Monday, December 6, 2021

Prime Minister Lays Stress On Investment In Urban Centres

In the post Covid-19 world, India will be among a few countries which will be a shining example of spirited economic growth. Several optimistic projections are being made about the country’s economy in the coming fiscal year.

Prime Minister Narendra Modi’s call to investors to invest in India at the 3rd Annual Bloomberg New Economy Forum needs to be seen in this perspective. Indeed, blessed with a vibrant democracy, a business friendly atmosphere, huge market and a pro-business minded government, India is the solution to investors’ quest for good returns.

 Whether be the issues of mobility, urbanization or innovation—India offers exciting opportunities to investors. Prime Minister said the ongoing pandemic has shown the world that cities, which are also growth engines, are the most vulnerable. However, without further indulging in negativity of the Covid-19, he juxtaposed the pandemic with opportunity; Opportunity to reset things for developmental purposes.

 Undoubtedly, the pandemic triggered by Covid-19 has wrought havoc on what used to be community gatherings, sports and recreational activities and education across the world. Today, they are not the same as they used to be in the pre-Covid-19 situation. But the question is how to restart things. The Prime Minister’s response in this regard was unequivocal; he said restart can be done by rejuvenating urban centres.     

But for this, a reset of mind-set is required. Prime Minister Modi rightly observed that the post Covid-19 world will need a restart and this can’t happen without resetting processes and practices. By stating this, the Prime Minister was trying to draw investors’ attention towards investment opportunities which are galore in India’s urban areas, especially smart cities and urban centres.

 He was of the opinion that Covid-19 has given governments chances to accelerate the process of making cities more liveable for people. There is a need to build sustainable cities where a cleaner environment is the norm and not an exception. He said, he was looking at a future where a major chunk of education, healthcare and shopping may happen online. But at the same time he wishes an India where urban centres have the amenities of a city but the spirit of a village.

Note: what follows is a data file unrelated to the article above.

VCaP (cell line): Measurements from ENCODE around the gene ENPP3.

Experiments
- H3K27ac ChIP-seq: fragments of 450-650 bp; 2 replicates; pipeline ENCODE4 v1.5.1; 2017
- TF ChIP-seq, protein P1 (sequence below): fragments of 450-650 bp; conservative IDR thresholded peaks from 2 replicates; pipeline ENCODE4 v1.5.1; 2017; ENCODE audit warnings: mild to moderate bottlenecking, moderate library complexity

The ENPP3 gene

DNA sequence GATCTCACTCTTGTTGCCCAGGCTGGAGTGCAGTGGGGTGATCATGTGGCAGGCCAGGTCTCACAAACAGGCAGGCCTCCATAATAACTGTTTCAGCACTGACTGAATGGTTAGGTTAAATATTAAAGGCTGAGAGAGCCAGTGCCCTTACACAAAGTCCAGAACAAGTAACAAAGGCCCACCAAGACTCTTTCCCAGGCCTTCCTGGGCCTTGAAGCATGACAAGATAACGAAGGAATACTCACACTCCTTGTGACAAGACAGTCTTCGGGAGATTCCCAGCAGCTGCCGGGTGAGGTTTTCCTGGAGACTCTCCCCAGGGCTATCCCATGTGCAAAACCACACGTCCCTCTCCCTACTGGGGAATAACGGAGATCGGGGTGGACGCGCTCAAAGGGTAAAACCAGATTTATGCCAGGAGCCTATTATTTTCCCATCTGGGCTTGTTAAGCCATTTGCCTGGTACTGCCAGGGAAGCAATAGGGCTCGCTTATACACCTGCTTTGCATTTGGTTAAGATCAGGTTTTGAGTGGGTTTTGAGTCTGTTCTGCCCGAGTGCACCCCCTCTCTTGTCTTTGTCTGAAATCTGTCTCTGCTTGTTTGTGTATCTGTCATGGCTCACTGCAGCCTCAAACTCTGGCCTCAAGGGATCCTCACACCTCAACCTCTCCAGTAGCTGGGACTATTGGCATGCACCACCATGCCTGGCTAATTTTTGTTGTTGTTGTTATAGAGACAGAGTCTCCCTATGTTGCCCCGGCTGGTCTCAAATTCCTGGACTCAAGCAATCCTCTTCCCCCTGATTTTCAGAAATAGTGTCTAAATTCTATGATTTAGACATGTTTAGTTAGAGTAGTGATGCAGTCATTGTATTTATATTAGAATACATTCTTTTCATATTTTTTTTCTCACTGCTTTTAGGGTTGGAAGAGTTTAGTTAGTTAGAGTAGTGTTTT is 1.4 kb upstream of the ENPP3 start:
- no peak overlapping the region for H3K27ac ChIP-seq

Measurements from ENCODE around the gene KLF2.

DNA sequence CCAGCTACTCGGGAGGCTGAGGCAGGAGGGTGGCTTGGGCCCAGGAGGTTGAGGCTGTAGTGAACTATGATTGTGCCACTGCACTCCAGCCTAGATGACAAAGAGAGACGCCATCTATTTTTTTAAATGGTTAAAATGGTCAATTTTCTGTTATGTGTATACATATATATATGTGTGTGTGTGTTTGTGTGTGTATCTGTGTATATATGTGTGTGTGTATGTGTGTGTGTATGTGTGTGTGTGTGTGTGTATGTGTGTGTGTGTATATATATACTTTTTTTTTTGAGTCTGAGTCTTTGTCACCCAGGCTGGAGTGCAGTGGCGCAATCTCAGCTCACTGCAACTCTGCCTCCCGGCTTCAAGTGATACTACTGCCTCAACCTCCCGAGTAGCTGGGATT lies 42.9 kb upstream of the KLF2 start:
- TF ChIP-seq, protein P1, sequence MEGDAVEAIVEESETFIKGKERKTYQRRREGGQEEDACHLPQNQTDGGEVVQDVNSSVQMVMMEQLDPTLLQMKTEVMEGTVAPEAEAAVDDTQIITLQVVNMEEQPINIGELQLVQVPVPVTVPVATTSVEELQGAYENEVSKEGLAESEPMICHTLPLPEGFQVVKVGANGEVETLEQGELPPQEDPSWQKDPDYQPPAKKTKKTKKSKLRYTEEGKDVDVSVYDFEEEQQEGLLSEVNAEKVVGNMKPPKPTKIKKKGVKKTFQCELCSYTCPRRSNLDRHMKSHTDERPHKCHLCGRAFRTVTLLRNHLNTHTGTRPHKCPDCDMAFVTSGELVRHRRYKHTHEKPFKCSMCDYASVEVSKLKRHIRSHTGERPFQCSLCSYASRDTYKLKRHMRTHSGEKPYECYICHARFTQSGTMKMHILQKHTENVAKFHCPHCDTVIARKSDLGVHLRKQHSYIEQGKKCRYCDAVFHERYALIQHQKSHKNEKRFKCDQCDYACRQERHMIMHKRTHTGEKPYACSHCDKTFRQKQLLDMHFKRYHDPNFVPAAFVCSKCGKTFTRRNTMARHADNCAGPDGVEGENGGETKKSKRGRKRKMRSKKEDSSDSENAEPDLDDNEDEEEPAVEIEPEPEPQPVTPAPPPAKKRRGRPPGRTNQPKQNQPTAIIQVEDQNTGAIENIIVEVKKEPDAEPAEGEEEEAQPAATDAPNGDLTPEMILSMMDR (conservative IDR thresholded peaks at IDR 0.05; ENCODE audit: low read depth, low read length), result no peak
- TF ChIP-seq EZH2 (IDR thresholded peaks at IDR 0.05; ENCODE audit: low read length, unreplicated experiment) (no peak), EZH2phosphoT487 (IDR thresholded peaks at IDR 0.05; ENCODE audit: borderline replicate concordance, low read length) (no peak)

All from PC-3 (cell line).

Undoubtedly, the main objective behind presenting such a wish was to sensitize the potential investors about opportunities in urban areas of India, where the developmental landscape has changed in the last few years.

Digital India, Start-up India, affordable housing, Real Estate (Regulation) Act and Metro Rail in 27 cities have helped in changing India’s urban landscape. Now there is a target to build close to 1000-kms. of Metro Rail system in the country by 2022. By undertaking such initiatives, India has twin goals: One, to create job avenues in urban areas and second, making Indian cities modern, clean, systematic and attractive.  

 Such yardsticks have been applied in the case of 100 Smart Cities selected through a two-stage process. It involved a nationwide competition upholding the philosophy of cooperative and competitive federalism. To drive home his message among investors that the Smart City projects are not ineffective, rather active and progressing well, the Prime Minister said these Smart Cities have prepared projects worth almost Rs 2 lakh crore or US$ 30 billion.

 Besides, projects worth Rs 1,40,000 crore or US$ 20 billion dollars have been completed or are nearing completion. By presenting a detailed picture of the work on the Smart City project, Prime Minister Modi put across a strong message that his government was committed to take India to new heights in the area of urbanization.

 Already, programmes like building houses for the poor, development of improved infrastructure, boosting public transport and providing clean drinking water in urban areas are on.  According to the Ministry of Housing and Urban Affairs, the country will have to develop up to 800 million square metres each year till 2030 to accommodate 40 percent of the population who are expected to live in Indian cities.

Script: Shankar Kumar, Senior Journalist

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